Gov. Rick Perry, a Republican, called lawmakers back for three special sessions in 2003 to tackle the map, despite vehement opposition from Democrats who walked out and even left the state to halt progress. In the end, Mr. DeLay brokered a redistricting agreement.
Mr. DeLay was later rebuked by the House Ethics Committee for using the Federal Aviation Administration to track down a private plane that shuttled some Democratic lawmakers out of the state.
The Texas case has been to the Supreme Court once before, and justices ordered a lower court to reconsider the boundaries following a decision in another redistricting case from Pennsylvania. Justices in that opinion left little room for lawsuits claiming that political gerrymandering -- drawing a map to give one political party an advantage -- violates the "one-person, one-vote" principle protected in the Constitution.
However, now the court will have a chance to revisit that issue and the outcome could change because the court's membership is changing. Justice Sandra Day O'Connor is retiring, and Chief Justice John Roberts has been on the bench just a few months.
A lower court panel ruled that the map isn't unconstitutional and doesn't violate federal voting-rights law.
After Texas decided to redraw its lines, two other states _ Colorado and Georgia _ also undertook a second round of redistricting.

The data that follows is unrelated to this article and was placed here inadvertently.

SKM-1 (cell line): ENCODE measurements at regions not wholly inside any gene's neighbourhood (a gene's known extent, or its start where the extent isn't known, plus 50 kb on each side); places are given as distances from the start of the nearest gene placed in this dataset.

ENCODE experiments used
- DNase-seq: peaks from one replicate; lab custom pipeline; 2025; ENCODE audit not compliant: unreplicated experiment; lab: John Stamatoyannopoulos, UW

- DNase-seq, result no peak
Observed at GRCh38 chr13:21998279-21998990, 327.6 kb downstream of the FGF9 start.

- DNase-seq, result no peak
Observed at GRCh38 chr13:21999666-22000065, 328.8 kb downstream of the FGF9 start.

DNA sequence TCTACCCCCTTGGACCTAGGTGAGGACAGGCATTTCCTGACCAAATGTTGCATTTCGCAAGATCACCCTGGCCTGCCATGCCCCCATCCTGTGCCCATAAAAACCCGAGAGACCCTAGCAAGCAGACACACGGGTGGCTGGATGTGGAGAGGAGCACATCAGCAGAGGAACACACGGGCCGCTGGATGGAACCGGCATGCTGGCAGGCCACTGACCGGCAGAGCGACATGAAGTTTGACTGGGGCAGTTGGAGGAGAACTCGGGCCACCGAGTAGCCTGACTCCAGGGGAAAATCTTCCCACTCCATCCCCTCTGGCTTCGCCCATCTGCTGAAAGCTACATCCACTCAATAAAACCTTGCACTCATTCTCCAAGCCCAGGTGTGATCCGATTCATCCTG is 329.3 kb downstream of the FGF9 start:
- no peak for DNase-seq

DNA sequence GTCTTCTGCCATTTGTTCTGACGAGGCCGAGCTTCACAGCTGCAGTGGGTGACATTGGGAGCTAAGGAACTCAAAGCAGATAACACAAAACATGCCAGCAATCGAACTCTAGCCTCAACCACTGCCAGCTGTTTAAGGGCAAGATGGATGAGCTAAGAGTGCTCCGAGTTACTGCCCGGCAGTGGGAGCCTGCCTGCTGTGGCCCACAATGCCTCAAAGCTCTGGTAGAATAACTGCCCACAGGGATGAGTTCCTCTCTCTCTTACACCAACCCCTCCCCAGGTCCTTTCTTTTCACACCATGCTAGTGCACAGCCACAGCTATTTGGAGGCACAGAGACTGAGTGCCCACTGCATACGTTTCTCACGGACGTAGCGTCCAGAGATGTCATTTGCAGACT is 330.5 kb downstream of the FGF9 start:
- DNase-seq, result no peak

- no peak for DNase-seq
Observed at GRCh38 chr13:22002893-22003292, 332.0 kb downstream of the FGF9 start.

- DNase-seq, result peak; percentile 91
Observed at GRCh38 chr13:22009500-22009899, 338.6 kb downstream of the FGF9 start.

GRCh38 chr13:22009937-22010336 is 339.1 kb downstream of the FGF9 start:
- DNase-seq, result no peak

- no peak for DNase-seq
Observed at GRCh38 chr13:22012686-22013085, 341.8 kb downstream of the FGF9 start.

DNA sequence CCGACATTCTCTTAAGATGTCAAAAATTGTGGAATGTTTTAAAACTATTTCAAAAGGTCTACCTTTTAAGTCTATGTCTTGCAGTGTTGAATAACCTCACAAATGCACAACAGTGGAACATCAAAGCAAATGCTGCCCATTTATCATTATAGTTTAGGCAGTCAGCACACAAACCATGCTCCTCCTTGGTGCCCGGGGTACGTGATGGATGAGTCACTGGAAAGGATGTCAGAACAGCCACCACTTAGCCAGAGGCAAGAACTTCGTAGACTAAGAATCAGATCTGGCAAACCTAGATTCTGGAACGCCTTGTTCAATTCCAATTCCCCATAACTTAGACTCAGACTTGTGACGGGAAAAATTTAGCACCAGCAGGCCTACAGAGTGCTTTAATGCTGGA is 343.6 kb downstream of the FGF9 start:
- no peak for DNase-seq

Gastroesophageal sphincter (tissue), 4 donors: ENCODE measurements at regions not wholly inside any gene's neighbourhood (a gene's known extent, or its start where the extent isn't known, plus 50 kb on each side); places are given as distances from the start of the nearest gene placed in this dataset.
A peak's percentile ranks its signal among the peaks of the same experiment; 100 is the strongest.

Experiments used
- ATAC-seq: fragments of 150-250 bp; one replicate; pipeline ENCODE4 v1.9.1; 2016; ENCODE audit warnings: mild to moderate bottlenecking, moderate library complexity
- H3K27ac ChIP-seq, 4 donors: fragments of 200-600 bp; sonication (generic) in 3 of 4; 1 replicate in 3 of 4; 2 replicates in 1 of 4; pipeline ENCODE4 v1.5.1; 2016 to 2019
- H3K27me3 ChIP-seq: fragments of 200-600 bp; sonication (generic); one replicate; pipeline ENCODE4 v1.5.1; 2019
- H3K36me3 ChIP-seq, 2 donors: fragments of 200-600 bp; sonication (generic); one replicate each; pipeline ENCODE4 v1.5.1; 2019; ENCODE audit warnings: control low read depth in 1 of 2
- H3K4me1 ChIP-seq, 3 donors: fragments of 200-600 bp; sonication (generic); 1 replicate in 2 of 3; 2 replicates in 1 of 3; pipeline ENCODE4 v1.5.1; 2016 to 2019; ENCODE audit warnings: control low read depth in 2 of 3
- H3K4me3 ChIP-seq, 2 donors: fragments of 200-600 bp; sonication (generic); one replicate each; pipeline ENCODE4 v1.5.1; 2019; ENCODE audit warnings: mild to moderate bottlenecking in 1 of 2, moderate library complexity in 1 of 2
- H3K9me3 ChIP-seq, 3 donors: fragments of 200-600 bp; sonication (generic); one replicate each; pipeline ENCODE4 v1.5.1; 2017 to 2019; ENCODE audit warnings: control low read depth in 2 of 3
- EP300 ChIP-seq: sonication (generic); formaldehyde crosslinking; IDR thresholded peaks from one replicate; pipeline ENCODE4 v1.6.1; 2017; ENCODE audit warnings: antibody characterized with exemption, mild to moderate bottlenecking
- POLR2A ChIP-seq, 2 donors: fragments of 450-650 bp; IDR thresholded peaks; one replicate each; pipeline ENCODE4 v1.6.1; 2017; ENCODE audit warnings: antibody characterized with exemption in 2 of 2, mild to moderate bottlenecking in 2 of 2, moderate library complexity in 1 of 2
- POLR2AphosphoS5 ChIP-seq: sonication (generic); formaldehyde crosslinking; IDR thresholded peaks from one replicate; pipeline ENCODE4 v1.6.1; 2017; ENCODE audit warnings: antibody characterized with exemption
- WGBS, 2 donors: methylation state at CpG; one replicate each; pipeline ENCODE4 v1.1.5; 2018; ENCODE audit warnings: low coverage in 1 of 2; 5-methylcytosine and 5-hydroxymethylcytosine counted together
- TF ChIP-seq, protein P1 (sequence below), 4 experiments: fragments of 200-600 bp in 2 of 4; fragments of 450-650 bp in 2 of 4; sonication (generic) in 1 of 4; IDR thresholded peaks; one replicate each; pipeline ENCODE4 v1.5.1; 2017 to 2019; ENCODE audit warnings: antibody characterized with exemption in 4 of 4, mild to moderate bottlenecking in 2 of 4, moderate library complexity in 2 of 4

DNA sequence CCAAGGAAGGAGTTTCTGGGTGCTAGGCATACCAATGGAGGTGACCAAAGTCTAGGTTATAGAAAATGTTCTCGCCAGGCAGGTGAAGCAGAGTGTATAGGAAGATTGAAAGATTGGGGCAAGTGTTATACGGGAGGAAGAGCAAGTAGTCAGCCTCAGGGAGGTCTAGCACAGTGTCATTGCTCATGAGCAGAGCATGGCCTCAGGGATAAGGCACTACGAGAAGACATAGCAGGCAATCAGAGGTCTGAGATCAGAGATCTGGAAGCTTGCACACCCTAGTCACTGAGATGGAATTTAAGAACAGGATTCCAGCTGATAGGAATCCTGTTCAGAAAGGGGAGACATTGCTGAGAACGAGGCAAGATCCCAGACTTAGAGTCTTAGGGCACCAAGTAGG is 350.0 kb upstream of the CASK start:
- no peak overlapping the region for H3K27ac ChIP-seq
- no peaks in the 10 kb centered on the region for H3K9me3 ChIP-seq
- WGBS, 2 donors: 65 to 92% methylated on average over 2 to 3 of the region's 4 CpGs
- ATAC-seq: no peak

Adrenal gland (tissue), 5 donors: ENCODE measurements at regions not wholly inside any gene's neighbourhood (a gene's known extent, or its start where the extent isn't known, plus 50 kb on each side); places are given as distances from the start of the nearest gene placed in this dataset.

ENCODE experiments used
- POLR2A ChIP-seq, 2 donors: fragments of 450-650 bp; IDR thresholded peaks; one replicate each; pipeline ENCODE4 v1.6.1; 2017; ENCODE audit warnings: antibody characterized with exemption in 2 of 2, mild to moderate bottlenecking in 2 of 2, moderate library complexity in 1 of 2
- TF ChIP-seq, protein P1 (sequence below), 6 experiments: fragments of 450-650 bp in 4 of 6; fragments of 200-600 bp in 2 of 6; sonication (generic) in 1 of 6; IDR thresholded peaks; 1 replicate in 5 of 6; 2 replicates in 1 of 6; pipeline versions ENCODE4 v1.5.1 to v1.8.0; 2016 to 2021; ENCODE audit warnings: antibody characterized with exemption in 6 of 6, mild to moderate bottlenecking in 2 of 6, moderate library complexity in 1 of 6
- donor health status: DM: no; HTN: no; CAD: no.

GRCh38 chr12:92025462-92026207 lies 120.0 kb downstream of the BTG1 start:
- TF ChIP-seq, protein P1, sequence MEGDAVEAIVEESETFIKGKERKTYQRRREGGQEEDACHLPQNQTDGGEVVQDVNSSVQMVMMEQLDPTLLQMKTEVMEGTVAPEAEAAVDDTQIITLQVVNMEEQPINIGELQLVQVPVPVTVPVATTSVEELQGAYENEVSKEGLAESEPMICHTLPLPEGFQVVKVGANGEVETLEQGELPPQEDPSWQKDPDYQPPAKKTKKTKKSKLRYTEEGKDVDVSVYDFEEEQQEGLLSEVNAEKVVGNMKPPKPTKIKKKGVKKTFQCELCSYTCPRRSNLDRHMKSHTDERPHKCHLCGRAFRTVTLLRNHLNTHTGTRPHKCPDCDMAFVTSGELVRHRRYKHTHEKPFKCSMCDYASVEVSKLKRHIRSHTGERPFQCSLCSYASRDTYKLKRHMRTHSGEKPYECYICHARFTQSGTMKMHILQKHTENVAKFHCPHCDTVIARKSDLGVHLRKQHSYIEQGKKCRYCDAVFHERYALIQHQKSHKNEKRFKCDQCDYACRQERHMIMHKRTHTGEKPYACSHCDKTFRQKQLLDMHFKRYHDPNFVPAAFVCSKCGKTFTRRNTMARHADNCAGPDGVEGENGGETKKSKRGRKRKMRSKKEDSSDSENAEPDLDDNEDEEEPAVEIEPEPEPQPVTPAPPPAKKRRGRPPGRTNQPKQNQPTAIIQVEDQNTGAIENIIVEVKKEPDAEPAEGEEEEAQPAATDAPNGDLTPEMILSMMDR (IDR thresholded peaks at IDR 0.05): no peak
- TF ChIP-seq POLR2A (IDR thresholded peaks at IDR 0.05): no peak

Paul M. Smith, a Washington attorney representing challengers to the Texas map, told justices that the redoing of maps "is a symptom of the excessively partisan approach to redistricting now in vogue."
"When legislators choose to take such actions, they should be required to demonstrate some legitimate governmental purpose," he wrote in a filing. (League of United Latin v. Perry; Travis County v. Perry; Jackson v. Perry; GI Forum of Texas v. Perry)
Also, here's what they had to say about the USSC taking the case on the SCOTUS blog:
[i]Of the seven pending cases challenging the plan, the Court agreed to hear four. Those four raise all of the key issues at stake, including whether the Court can fashion a standard for judging when partisan gerrymandering is excessive, and whether it is unconstitutional for a state to undertake a new round of congressional redistricting within the same decade when a valid plan is already in place. In addition, the cases raise issues about race and ethnic bias in some of the new district boundary line-drawing. The three cases the Court did not grant raised overlapping issues.
Basically, the questions posed by the four cases break down broadly into four general areas of inquiry: validity of partisan gerrymanders, treatment of minorities under Section 2 of the Voting Rights Act, constitutionality of drawing bizarre districts in dealing with minority voters, and number limits on creation of minority-controlled districts. The Court did not rewrite the questions, thus leaving some confusion in defining what it will decide. A decisive negative ruling on any of the four general areas, though, presumably could invalidate the entire 2003 Texas plan, because all of its parts are interacting.[/i]